Relay Team Celebrates Crossing the Catalina Channel

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Swimmers and support kayakers celebrate their feat, from left, Faith Hale, Jamie Glazer, Lynn Kubasek, Thomas Hale, Patsee Ober, Rich Selin,  Brett Rose, Eric Zuziak and Roddy Teeple.
Swimmers and support kayakers celebrate their feat, from left, Faith Hale, Jamie Glazer, Lynn Kubasek, Thomas Hale, Patsee Ober, Rich Selin,
Brett Rose, Eric Zuziak and Roddy Teeple.

Team 33.5 Miles Across the Sea lived up to their name, swimming 33.5 miles and into the record books by crossing the Catalina Channel to Laguna Beach just after 3 p.m. Saturday, Aug. 8. A crowd of about 50 welcomers was distinct among the throngs of sun bathers that crowded Main Beach. They stood in a pack tooting air horns, shouting and clapping; one held a sign that said “We love you, Daddy.”

Tom Hale was the first out of the toasty 74-degree water, ignoring the crowd to run and tap the lifeguard tower and back again to declare the swim officially over before embracing friends and family. The other swimmers and kayakers who accompanied the relay team followed quickly behind Hale, grinning and hugging the well-wishers.

Team Halestorm, the nickname given to the relay team by a cadre of the Laguna Beach open water swimmers known as the Oak Streakers, consisted of swimmers Hale, his daughter daughter Faith, Roddy Teeple, Patsee Ober, Brett Rose and Lynn Kubasek and support kayakers Eric Zuziak, Rich Selin and Jamie Glazer, all Laguna locals.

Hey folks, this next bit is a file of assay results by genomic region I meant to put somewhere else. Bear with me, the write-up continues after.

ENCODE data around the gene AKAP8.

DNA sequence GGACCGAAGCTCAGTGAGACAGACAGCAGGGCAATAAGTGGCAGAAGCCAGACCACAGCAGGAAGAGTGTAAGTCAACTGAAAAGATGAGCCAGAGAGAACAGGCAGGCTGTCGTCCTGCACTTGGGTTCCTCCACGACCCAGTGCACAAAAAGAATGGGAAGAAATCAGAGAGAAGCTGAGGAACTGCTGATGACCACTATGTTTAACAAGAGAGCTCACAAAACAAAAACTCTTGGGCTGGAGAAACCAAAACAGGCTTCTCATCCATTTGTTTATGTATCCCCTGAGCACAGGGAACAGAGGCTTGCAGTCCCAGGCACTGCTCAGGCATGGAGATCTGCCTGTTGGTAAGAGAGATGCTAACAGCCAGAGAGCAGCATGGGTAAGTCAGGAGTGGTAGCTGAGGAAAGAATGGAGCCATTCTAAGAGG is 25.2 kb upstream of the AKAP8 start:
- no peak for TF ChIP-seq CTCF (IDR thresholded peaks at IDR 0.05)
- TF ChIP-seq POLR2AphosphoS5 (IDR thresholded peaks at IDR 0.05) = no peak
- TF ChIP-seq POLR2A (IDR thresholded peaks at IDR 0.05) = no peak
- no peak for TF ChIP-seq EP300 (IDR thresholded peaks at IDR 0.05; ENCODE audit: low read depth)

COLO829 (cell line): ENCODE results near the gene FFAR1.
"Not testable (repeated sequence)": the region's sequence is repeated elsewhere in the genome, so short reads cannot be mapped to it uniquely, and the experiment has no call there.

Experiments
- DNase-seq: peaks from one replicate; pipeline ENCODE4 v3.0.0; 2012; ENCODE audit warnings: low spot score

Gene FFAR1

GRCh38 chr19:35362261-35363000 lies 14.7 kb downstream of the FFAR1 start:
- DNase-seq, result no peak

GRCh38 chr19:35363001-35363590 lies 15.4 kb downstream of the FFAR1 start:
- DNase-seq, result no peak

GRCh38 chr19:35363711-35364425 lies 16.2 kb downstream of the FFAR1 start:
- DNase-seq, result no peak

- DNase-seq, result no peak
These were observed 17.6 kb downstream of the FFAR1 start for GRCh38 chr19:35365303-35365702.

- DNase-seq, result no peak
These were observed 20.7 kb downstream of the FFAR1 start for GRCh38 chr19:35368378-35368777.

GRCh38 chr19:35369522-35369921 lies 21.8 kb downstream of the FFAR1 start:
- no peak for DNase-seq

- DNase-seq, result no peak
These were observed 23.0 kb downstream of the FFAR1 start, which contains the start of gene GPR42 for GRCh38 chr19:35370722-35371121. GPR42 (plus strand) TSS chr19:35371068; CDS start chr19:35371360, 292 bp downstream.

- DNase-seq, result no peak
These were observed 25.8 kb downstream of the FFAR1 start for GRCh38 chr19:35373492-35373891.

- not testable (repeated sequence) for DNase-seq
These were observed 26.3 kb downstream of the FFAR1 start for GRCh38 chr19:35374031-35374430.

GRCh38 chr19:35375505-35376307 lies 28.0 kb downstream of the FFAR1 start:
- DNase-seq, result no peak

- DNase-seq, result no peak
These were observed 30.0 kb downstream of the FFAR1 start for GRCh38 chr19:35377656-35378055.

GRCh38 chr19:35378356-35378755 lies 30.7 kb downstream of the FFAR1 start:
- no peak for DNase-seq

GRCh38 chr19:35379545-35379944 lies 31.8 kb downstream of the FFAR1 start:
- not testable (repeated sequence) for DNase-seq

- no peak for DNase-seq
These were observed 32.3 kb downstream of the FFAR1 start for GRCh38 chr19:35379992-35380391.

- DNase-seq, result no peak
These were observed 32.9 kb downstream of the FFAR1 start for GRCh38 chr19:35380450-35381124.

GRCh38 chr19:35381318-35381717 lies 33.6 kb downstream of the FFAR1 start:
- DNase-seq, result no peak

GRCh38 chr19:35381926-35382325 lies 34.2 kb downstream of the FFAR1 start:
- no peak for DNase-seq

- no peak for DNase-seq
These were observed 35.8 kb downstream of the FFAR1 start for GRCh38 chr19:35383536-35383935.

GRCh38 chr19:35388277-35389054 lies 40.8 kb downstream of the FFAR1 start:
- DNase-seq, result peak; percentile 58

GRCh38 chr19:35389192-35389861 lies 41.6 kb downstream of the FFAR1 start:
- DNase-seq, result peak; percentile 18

A 9 p.m. departure planned from Long Point on Catalina Island Friday,

One of the first legs of the relay set out from Catalina on Friday, Aug. 7.
One of the first legs of the relay set out from Catalina on Friday, Aug. 7.

Aug. 7 was moved up two hours on the advice of John Pittman, captain of the support vessel, The Outrider, who was gauging the currents.

“A lot of adjustments were made” to the itinerary, which Hale had been planning for months. The team conservatively aimed to make the crossing in 24 hours, but arrived on Main Beach in 19 hours and 44 minutes, beating their secret undisclosed goal of 20 hours. “We said 24 hours because there were no records to go by,” said Hale.

“At midnight the water temperature was warmer than the air temperature,” said Hale, noting that swimmers set out without moonlight, having only the green light of four glow sticks on the kayak paddling along side. In the darkness, “you have no bearings; you don’t know how fast you’re swimming,” said Hale. “It could be 1 mile an hour or 3.5 miles per hour.”

By morning the swimmers were considering a landing at Shaw’s Cove to avoid a conflict with an outrigger canoe race making its way to Newport Beach. But after what Hale called a “gnarly start” they followed a straight trajectory to Main Beach and made great time. Their progress was followed

Faith and Tom Hale aboard a support vessel before the team dives off.
Faith and Tom Hale aboard a support vessel before the team splashes off.

by fans in Australia, New Zealand and England, according to Hale, who was interviewed Sunday on the “Coast Highway Shuffle” radio show hosted by Steve Reid on Laguna’s FM station KX 93.5.

Despite the jellyfish stings suffered by Tom Hale, Ober and Teeple, Hale described the relay as “a Laguna accomplishment.”

Their feat has already been posted by the website Openwaterpedia and soon will be listed in the Catalina Channel Swimming Federation record book as the first team to complete a successful crossing from Catalina Island to Laguna Beach. And in another first, Faith Hale is the first female lifeguard to make the crossing.

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